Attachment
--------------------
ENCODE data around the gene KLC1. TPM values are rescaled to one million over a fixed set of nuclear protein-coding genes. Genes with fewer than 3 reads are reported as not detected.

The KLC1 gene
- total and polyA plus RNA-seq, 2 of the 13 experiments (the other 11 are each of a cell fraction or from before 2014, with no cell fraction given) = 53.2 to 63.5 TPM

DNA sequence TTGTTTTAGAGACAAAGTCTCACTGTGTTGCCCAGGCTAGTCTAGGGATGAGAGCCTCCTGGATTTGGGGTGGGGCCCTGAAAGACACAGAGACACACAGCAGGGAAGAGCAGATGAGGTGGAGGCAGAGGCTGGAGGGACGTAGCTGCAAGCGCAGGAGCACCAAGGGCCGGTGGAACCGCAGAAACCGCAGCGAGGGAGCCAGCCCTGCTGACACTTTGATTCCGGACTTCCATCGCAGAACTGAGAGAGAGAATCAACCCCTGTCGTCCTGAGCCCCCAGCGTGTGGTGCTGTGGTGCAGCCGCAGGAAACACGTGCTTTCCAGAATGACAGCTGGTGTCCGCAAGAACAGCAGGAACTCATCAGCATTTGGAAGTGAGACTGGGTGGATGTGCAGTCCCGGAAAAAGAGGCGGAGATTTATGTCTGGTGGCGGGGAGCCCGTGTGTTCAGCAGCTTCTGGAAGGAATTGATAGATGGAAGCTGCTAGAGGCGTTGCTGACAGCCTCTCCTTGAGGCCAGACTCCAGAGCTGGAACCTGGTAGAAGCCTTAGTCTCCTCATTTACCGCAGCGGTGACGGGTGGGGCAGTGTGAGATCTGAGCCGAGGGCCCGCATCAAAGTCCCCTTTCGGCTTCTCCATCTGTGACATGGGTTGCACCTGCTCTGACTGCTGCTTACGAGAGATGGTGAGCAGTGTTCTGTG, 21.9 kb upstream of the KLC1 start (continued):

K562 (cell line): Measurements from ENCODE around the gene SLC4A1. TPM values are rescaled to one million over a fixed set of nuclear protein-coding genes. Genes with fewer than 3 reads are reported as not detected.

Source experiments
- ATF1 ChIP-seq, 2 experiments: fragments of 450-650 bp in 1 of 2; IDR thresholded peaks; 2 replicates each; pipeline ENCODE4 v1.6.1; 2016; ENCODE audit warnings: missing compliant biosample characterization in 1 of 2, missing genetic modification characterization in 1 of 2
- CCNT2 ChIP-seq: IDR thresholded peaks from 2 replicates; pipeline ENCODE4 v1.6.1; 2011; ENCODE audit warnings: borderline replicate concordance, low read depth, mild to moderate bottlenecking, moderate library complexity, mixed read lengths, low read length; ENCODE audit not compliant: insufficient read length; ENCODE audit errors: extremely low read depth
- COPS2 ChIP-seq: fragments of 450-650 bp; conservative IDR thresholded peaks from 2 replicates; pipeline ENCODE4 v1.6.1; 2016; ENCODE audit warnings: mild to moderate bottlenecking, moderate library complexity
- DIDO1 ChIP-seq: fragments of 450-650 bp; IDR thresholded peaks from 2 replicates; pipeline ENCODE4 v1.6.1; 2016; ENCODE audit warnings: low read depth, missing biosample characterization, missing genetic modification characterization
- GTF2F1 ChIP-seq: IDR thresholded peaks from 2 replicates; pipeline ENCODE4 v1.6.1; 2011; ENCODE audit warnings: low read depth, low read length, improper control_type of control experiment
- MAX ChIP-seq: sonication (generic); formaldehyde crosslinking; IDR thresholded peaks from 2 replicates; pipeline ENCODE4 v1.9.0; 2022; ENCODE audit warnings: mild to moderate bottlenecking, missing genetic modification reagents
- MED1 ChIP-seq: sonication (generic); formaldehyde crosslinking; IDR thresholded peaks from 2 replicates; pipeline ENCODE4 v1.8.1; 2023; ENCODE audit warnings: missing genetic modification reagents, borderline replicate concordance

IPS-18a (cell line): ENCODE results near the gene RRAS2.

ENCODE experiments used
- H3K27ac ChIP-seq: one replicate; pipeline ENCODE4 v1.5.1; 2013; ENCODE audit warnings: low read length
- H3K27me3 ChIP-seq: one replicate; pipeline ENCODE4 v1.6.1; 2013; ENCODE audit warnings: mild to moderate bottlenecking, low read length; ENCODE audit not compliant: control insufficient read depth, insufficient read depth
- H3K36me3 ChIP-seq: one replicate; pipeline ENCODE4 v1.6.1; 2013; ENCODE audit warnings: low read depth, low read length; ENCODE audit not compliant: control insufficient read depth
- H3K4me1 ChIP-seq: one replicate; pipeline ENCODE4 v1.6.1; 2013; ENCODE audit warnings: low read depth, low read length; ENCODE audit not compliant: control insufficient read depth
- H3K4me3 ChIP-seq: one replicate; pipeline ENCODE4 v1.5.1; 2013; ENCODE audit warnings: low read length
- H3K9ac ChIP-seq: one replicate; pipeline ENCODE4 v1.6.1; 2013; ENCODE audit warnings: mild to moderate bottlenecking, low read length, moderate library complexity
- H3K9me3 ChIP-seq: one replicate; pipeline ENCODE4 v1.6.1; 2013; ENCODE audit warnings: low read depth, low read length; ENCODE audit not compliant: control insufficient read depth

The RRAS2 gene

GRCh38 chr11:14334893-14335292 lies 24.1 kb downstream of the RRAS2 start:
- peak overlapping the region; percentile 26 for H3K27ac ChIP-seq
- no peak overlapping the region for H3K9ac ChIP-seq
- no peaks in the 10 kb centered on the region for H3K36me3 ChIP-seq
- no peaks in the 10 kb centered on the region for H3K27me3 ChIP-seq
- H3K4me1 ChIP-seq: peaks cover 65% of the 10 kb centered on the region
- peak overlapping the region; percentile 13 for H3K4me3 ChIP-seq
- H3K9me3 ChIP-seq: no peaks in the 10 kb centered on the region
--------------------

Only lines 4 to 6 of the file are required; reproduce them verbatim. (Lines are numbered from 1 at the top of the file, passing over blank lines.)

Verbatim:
DNA sequence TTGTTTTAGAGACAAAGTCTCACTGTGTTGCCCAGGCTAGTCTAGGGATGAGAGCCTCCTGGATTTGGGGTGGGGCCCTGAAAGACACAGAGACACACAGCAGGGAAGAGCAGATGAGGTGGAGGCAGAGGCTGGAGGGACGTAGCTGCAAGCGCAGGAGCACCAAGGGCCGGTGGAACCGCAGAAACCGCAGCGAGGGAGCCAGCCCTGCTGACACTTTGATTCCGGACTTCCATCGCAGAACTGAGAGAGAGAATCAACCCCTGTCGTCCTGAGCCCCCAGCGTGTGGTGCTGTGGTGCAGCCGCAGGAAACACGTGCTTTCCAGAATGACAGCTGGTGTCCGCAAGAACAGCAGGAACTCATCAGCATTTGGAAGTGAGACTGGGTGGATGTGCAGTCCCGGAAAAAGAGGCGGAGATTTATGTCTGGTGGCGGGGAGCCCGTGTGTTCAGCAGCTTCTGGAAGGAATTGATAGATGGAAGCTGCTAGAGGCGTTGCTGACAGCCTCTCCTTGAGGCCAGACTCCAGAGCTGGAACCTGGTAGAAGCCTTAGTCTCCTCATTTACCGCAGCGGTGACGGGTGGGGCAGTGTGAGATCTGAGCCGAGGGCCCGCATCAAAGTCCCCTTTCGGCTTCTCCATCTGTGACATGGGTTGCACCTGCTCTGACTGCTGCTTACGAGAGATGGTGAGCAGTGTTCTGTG, 21.9 kb upstream of the KLC1 start (continued):

K562 (cell line): Measurements from ENCODE around the gene SLC4A1. TPM values are rescaled to one million over a fixed set of nuclear protein-coding genes. Genes with fewer than 3 reads are reported as not detected.

Source experiments